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Thursday, November 28, 2013

Ludwig Van Beethoven's Hymn of Thanksgiving and Jasmine Lyraka Aliara

Beethoven's opus 132 features a third movement called by the composer the "Heiliger Dankesang", or Hymn of Thanksgiving. It is considered by many musicologists as perhaps the greatest piece of music in the entirety of Occidental music history, but what I appreciate about it is that it inspires a sense of gratitude inside me.

Beethoven at the time of writing this was just getting over a near fatal illness, and both the pain of affliction and prayer-granted relief at his recovery is perfectly expressed here; there's small voiced pleading, regret at a life formerly taken for granted, intoxication and dancing upon receipt of even the slightest relief, and sober yet transcendentally gorgeous praises, all communicated through the composer's preferred mode of autobiography, the acoustic string quartet.

Jasmine Lyraka Aliara is whom and what I feel grateful for in this world, she remains the best part of my life. I haven't been anywhere near as good a man as I could have been...I have so many faults, and my decision making is at times borderline retarded. But I adore her today more than I ever did, and I hope I can be the best man for her I can be, despite my defects. Even if things between us ended someday, I would never, never stop feeling gratitude for every second I spent with her.

Thank you, powers that be, for her. For the power of love she showed me made me really believe...and keeps me believing.


                                                                                 


Monday, October 28, 2013

The Expressive Lead Guitarist: Mindset, Motivation, And Eddie Hazel

As I rehearse the solos for the Robert Lowe-fronted Lyraka song "Entombed by Choice" I am both reminded of and inspired by the story of how guitar legend Eddie Hazel was told by composer George Clinton to play the "Maggot Brain" guitar solo "as if you just heard your mother had died". I can hear where Clinton was simply putting Eddie into a certain, motivated mindspace to enhance his performance, resulting in one of the most uniquely expressive guitar statements in music history.

My "Entombed By Choice" is a song about peeling back the stacked set of masks within the self, i.e. the handy visages that one uses (often obliviously) to suit certain contexts in order to facilitate the objects of the will. It's subject matter draws from the philosopher Friedrich Nietzsche's writings on "intellectual hygiene", but I assert that the masks have a spiritual side as well, and this latter is emphasized in my lyrics. To quote Nietzsche: "You will be a heretic to yourself and witch and soothsayer and fool and doubter and unholy one and villain. You must be ready to burn yourself in your own flame: (because) how could you become new, if you had not first become ashes?".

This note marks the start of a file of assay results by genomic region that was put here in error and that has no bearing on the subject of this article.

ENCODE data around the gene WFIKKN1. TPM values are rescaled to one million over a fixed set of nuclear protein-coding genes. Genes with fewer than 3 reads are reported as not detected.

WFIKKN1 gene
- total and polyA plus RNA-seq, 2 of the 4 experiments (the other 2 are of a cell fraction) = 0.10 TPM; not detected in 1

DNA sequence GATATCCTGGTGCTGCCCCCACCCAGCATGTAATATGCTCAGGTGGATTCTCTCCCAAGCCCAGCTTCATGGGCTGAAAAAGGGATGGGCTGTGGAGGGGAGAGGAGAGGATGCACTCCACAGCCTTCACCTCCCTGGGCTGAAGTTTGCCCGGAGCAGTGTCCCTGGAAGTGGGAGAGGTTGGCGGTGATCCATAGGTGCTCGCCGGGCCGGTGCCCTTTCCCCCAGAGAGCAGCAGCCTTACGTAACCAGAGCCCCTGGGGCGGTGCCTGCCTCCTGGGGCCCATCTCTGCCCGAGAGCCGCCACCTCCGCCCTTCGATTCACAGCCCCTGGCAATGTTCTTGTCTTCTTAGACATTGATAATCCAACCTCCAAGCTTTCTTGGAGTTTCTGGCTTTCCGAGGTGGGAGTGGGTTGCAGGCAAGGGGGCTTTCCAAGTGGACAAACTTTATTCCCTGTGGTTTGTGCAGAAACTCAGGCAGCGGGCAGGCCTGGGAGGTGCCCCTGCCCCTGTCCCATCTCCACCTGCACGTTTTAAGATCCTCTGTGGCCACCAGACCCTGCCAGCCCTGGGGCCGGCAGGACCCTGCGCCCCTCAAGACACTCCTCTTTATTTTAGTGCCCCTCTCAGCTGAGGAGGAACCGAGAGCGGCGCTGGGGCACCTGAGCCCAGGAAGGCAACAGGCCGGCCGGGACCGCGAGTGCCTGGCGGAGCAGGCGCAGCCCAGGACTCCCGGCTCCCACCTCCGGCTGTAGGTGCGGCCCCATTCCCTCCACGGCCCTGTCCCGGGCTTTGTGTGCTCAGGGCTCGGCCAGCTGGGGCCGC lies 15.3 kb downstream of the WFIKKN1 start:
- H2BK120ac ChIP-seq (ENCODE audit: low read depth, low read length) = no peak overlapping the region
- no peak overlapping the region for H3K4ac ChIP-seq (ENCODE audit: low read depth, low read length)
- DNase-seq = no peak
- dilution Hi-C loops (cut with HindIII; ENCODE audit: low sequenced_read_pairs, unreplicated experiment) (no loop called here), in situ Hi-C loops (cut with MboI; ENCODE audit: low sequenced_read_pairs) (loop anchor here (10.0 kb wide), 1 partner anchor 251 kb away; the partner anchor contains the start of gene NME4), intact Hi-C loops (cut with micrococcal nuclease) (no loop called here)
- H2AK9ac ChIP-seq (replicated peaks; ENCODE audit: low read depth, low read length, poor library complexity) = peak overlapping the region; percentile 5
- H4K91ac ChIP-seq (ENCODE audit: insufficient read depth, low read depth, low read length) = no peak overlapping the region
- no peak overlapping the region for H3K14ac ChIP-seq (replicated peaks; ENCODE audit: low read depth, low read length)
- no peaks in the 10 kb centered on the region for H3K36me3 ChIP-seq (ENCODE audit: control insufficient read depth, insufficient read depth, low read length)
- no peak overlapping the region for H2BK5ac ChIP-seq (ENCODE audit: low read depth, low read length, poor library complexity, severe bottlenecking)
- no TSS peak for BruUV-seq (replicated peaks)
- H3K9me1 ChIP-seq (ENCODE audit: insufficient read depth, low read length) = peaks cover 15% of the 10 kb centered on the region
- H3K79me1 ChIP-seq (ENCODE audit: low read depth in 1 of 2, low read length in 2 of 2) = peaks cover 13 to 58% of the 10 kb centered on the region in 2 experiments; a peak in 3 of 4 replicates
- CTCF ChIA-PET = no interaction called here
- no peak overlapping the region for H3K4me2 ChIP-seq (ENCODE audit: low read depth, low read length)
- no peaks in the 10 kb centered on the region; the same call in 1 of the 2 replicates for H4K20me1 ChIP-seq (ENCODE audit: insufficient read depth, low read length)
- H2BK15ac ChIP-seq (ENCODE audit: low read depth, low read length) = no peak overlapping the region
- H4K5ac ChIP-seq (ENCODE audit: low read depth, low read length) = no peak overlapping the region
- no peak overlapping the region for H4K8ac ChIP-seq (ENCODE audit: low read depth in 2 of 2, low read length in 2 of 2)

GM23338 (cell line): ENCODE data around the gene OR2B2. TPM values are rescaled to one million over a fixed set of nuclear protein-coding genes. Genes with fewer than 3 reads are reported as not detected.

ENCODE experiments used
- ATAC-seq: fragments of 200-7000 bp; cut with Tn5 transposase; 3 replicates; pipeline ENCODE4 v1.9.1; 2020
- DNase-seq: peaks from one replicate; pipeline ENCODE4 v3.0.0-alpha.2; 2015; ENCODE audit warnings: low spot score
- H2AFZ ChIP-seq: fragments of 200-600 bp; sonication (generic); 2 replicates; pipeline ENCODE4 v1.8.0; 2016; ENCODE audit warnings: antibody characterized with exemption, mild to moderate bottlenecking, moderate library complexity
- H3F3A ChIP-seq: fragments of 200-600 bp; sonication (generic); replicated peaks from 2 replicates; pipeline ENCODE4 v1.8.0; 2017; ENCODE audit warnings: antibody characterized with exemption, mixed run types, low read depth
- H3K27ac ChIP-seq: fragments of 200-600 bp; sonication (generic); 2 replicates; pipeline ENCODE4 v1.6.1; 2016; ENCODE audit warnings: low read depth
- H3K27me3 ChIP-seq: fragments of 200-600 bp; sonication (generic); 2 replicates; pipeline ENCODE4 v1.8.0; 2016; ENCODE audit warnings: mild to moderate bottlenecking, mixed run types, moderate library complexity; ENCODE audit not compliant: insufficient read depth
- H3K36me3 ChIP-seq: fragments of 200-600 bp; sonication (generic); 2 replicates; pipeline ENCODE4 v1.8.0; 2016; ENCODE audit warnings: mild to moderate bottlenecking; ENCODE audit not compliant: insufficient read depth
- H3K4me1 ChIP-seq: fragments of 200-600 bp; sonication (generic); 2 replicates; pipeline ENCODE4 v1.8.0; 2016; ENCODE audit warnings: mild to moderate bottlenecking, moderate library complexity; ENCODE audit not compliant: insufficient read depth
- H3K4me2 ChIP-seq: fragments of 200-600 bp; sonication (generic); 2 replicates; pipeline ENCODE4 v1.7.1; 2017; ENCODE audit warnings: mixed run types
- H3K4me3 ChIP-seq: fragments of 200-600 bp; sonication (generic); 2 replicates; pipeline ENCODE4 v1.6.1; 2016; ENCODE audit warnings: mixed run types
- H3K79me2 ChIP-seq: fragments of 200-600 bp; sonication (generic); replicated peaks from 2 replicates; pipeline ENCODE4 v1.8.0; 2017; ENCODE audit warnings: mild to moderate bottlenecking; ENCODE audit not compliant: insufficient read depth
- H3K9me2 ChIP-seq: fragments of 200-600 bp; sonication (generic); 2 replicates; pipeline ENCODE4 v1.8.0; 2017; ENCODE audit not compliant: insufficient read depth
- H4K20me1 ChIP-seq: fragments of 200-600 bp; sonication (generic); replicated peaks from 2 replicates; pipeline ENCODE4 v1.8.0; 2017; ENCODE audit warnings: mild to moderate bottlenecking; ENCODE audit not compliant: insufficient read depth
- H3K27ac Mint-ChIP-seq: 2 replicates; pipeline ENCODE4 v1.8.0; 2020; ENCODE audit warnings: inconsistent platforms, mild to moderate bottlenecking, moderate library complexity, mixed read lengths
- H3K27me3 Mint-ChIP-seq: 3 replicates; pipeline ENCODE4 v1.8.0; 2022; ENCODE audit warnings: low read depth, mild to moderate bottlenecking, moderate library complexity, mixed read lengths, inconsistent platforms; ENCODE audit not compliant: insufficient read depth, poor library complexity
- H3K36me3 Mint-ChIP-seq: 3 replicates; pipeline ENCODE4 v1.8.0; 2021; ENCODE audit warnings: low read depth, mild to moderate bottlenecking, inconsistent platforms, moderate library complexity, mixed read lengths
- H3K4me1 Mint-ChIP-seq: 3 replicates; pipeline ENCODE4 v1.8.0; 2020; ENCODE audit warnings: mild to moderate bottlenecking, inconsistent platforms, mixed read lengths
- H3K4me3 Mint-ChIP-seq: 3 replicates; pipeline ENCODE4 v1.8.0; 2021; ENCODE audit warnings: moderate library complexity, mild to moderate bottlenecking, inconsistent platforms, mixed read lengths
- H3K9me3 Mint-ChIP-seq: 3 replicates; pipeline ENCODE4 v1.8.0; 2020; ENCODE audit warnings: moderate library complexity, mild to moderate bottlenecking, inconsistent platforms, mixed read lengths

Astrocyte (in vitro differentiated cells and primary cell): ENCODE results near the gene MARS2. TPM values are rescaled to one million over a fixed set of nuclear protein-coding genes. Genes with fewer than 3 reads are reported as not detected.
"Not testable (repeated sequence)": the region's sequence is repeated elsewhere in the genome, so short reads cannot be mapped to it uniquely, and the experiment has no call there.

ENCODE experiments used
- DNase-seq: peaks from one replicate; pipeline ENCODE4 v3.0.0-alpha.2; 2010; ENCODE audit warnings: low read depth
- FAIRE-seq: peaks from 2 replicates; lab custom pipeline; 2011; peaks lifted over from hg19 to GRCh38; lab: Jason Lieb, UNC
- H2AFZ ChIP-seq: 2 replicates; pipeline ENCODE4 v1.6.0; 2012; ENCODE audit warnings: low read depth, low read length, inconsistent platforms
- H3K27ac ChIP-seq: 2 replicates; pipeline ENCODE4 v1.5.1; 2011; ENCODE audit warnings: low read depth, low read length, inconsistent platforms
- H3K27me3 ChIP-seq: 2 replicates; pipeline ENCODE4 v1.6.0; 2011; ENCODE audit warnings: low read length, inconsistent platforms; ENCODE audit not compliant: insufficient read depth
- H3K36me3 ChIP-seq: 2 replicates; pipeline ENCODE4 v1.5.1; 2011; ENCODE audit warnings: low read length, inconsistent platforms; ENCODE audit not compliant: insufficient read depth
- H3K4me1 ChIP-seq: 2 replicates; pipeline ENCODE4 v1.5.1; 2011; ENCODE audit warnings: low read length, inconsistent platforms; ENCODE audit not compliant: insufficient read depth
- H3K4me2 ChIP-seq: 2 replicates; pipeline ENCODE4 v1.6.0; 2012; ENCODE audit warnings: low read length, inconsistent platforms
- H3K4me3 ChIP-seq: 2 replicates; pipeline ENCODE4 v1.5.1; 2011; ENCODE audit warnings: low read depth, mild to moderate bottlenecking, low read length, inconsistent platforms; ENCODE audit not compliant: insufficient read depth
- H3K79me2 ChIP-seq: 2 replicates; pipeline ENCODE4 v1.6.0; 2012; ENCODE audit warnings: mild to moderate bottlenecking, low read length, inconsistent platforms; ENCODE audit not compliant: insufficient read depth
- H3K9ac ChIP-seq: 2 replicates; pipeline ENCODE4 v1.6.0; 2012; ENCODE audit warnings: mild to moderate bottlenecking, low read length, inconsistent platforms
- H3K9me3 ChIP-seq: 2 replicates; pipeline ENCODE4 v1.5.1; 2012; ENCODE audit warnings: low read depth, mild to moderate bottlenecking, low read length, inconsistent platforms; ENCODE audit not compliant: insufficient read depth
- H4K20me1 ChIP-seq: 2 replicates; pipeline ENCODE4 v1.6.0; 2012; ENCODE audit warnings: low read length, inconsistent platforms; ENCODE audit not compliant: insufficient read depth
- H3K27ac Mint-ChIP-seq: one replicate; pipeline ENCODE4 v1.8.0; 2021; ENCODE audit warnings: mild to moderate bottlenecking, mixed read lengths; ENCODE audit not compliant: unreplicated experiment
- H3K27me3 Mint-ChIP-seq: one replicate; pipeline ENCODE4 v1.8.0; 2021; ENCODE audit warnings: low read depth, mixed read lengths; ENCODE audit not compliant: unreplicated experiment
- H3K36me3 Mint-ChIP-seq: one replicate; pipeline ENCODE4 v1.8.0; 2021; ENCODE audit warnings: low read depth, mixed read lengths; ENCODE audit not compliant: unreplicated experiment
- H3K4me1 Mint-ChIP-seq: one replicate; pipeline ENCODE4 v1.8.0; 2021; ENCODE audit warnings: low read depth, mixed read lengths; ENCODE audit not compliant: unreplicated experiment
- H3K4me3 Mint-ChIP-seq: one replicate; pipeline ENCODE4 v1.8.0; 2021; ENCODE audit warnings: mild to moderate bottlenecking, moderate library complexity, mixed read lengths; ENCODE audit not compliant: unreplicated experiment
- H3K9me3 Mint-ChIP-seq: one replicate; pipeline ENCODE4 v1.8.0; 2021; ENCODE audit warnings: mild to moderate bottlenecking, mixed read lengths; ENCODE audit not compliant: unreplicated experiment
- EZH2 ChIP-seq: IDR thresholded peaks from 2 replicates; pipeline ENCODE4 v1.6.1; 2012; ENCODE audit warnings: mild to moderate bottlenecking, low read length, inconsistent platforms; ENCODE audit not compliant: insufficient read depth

There are three solos in my song: the first is a realization of self-deceit (pointed out by the Lyraka character the Harbinger of the Prophecy), the second an introspective look within, grasping at whatever once passed as concrete within the psyche, and the last a resigned, bittersweet-yet-hopeful acceptance. All these feelings are universal within and among us all, a form of transcendental subjectivity that exists for artists like myself to externalize.

I rise to the challenge of putting myself where the raw emotion exists, a challenge encompassing a stringently honest appraisal of my own, overplayed masquerades. Though the end justifies the means, I must admit consciousness of the ultimate futility of such a psychical overhaul; in the end the masks I convinced myself weren't will stay in place, and new ones will construct themselves, each instance both polished and colored by my newest, most direly necessary delusions.

 



Friday, October 18, 2013

John Lennon Imagine

Over the years I've noticed that many of the people whom profess disdain for John Lennon's utopian lyrics and general Weltanschauung of this song are basically miserable and often filled with self-loathing and other assorted, whine-fostering issues. In fact, such reactions tend to tell me a lot about both the nature of that person and the song's impact itself.

To me, John brought out the things that upon reflection make life worth living, those things that are beyond cultural aesthete in terms of archetypal beauty.

The centuries have proven that man is capable of bringing what's inside out into the real world. The seemingly supernatural advances in technology are a great example of the formidable powers of men and women working together. I think we can all get together and work toward a common goal of no more wars, no more killing people, no more judging.

I myself truly believe that John's visions of a brotherhood of man, of everyone working together, feeding and sheltering and not unduly judging others can be made a reality. And if that makes me a hopeless romantic, an insufferable idealist, I far prefer that to the alternative.